Physical Activity, Measured with Implanted Devices, Predicts Patient Outcome in Chronic Heart Failure
Background—Physical activity (PA) predicts cardiovascular mortality in the population at large. Less is known about its prognostic value in chronic heart failure (CHF) patients (pts).
Methods and Results—Data from 836 patients with implanted defibrillators without (ICD) or with cardiac resynchronization therapy (CRT-D) enrolled in the Sensitivity of the InSync Sentry OptiVol feature for the prediction of Heart Failure (SENSE-HF) Study1 and the Diagnostic Outcome Trial in Heart Failure (DOT-HF) were pooled. Devices continuously measured and stored total daily active time (single-axis accelerometer). Early PA (average daily activity over the earliest 30-day study period), was studied as a predictor of time to death or HF related hospital admission (primary endpoint). Data from 781 pts were analyzed (65±10 years, 85% men, left ventricular ejection fraction: 26±7%). Older age, shorter height, ischemic aetiology, peripheral artery disease, atrial fibrillation, diabetes, rales, peripheral oedema, higher New York Heart Association class, lower diastolic blood pressure and no angiotensin II receptor blockers /angiotensin converting enzyme inhibitor use were associated with reduced early PA. The primary endpoint occurred in 135 pts (15±7 months follow-up). In multivariable analysis including baseline variables, early PA predicted death or HF hospitalization, with a 4% reduction in risk for each 10 minutes/day additional activity (hazard ratio, HR=0.96; confidence interval, CI:0.94-0.98; p=0.0002 compared to a model with the same baseline variables but without PA). PA also predicted death (HR=0.93, CI:0.90-0.96, p<0.0001) and HF hospitalization (HR=0.97, CI:0.95-0.99, p=0.011).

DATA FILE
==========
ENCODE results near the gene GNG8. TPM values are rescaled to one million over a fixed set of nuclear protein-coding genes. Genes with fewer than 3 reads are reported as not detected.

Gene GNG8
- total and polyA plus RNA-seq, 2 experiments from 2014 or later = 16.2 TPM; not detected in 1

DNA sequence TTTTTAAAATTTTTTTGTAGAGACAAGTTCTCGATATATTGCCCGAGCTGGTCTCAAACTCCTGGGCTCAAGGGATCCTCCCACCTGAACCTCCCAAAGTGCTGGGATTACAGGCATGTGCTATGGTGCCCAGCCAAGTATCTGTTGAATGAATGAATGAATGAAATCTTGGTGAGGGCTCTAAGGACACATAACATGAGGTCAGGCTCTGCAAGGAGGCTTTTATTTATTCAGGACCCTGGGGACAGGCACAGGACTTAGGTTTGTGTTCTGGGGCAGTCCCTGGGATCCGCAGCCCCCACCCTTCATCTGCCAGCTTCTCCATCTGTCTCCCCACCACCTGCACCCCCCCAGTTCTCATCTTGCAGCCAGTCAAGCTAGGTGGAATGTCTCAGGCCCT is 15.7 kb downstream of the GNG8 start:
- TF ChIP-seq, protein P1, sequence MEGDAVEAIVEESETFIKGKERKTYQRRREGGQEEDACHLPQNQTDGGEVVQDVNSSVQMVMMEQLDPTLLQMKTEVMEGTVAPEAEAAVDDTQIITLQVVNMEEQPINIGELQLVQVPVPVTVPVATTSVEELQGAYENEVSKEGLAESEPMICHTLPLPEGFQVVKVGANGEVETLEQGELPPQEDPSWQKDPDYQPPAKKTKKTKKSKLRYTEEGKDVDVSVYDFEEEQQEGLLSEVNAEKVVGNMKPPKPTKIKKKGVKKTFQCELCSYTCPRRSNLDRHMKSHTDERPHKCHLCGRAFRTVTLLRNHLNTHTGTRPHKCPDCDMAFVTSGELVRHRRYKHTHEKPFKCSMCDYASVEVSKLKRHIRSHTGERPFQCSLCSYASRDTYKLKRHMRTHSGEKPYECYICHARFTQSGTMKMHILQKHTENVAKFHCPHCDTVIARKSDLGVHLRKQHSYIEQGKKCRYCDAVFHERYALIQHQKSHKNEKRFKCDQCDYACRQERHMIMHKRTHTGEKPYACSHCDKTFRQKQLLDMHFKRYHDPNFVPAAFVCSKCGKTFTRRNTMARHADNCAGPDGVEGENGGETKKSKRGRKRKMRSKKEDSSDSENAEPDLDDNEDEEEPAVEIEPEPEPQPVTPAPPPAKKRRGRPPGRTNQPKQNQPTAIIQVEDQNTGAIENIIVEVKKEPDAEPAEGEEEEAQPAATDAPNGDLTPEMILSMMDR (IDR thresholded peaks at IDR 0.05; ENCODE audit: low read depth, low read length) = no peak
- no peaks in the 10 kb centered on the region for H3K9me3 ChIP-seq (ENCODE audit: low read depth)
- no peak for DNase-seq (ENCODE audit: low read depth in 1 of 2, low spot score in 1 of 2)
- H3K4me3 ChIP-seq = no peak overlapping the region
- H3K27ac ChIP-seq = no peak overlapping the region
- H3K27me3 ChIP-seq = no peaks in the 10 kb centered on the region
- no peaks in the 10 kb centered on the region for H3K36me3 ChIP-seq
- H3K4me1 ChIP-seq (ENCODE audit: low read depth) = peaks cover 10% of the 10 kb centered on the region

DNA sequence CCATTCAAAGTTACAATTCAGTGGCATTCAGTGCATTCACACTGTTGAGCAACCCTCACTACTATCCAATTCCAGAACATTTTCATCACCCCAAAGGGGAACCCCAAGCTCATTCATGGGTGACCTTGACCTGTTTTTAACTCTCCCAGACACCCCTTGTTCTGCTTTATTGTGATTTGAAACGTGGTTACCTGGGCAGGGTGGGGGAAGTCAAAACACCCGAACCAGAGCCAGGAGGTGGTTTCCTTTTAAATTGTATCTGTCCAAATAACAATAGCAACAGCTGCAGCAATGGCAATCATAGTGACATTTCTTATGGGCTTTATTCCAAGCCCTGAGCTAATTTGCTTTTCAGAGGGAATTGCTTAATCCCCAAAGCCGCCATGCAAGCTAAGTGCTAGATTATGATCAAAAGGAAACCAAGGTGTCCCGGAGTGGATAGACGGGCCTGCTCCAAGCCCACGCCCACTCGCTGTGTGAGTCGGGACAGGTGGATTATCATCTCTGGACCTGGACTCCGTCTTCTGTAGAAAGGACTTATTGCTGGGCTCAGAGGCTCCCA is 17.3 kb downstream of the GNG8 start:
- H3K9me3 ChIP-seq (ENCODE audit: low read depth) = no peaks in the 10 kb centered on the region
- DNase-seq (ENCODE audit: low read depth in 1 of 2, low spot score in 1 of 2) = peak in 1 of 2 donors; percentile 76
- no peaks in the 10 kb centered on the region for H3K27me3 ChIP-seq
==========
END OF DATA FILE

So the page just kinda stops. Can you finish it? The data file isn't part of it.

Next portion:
Conclusions—Early PA, averaged over a 30-day window early after ICD or CRT-D implant in CHF pts, predicted death or HF hospitalization, as well as mortality and HF hospitalization separately, accounting for baseline HF severity.
- Received May 6, 2013.
- Accepted January 30, 2014.